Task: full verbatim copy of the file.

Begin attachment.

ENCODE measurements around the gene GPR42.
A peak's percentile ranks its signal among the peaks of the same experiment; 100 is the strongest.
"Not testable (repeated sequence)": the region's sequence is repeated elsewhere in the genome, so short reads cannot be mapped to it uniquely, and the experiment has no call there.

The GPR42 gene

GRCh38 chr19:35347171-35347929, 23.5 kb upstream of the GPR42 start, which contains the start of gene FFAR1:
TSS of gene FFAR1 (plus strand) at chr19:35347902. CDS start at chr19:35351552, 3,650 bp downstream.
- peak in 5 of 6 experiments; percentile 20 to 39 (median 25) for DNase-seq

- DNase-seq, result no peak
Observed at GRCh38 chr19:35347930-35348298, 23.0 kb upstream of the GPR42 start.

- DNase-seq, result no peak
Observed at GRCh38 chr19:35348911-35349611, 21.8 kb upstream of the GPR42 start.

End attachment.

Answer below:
ENCODE measurements around the gene GPR42.
A peak's percentile ranks its signal among the peaks of the same experiment; 100 is the strongest.
"Not testable (repeated sequence)": the region's sequence is repeated elsewhere in the genome, so short reads cannot be mapped to it uniquely, and the experiment has no call there.

The GPR42 gene

GRCh38 chr19:35347171-35347929, 23.5 kb upstream of the GPR42 start, which contains the start of gene FFAR1:
TSS of gene FFAR1 (plus strand) at chr19:35347902. CDS start at chr19:35351552, 3,650 bp downstream.
- peak in 5 of 6 experiments; percentile 20 to 39 (median 25) for DNase-seq

- DNase-seq, result no peak
Observed at GRCh38 chr19:35347930-35348298, 23.0 kb upstream of the GPR42 start.

- DNase-seq, result no peak
Observed at GRCh38 chr19:35348911-35349611, 21.8 kb upstream of the GPR42 start.